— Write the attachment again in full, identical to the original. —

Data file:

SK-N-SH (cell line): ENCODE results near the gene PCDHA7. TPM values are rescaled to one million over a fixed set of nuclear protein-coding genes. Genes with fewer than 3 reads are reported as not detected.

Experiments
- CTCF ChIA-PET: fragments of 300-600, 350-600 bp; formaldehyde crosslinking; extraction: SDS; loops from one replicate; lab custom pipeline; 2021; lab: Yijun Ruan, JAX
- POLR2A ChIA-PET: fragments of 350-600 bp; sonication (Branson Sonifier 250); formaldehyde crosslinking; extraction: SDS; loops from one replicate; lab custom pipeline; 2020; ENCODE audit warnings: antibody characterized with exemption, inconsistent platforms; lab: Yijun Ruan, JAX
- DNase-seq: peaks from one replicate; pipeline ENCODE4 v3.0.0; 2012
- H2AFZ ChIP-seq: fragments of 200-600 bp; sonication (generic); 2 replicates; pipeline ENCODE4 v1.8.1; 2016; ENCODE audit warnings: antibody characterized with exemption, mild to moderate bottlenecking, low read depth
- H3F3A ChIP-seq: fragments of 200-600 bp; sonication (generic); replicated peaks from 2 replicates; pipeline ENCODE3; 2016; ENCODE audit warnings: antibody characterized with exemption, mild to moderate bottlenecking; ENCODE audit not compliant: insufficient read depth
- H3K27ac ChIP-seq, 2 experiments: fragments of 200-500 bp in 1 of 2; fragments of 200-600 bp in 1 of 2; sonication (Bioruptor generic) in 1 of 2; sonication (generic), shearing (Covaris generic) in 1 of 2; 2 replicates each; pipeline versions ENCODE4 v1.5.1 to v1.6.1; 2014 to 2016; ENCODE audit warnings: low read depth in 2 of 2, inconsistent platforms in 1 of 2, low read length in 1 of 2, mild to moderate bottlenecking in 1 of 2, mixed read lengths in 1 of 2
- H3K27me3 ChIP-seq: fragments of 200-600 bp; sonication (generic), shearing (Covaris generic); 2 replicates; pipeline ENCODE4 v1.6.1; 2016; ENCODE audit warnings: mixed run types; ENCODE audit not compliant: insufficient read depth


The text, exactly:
SK-N-SH (cell line): ENCODE results near the gene PCDHA7. TPM values are rescaled to one million over a fixed set of nuclear protein-coding genes. Genes with fewer than 3 reads are reported as not detected.

Experiments
- CTCF ChIA-PET: fragments of 300-600, 350-600 bp; formaldehyde crosslinking; extraction: SDS; loops from one replicate; lab custom pipeline; 2021; lab: Yijun Ruan, JAX
- POLR2A ChIA-PET: fragments of 350-600 bp; sonication (Branson Sonifier 250); formaldehyde crosslinking; extraction: SDS; loops from one replicate; lab custom pipeline; 2020; ENCODE audit warnings: antibody characterized with exemption, inconsistent platforms; lab: Yijun Ruan, JAX
- DNase-seq: peaks from one replicate; pipeline ENCODE4 v3.0.0; 2012
- H2AFZ ChIP-seq: fragments of 200-600 bp; sonication (generic); 2 replicates; pipeline ENCODE4 v1.8.1; 2016; ENCODE audit warnings: antibody characterized with exemption, mild to moderate bottlenecking, low read depth
- H3F3A ChIP-seq: fragments of 200-600 bp; sonication (generic); replicated peaks from 2 replicates; pipeline ENCODE3; 2016; ENCODE audit warnings: antibody characterized with exemption, mild to moderate bottlenecking; ENCODE audit not compliant: insufficient read depth
- H3K27ac ChIP-seq, 2 experiments: fragments of 200-500 bp in 1 of 2; fragments of 200-600 bp in 1 of 2; sonication (Bioruptor generic) in 1 of 2; sonication (generic), shearing (Covaris generic) in 1 of 2; 2 replicates each; pipeline versions ENCODE4 v1.5.1 to v1.6.1; 2014 to 2016; ENCODE audit warnings: low read depth in 2 of 2, inconsistent platforms in 1 of 2, low read length in 1 of 2, mild to moderate bottlenecking in 1 of 2, mixed read lengths in 1 of 2
- H3K27me3 ChIP-seq: fragments of 200-600 bp; sonication (generic), shearing (Covaris generic); 2 replicates; pipeline ENCODE4 v1.6.1; 2016; ENCODE audit warnings: mixed run types; ENCODE audit not compliant: insufficient read depth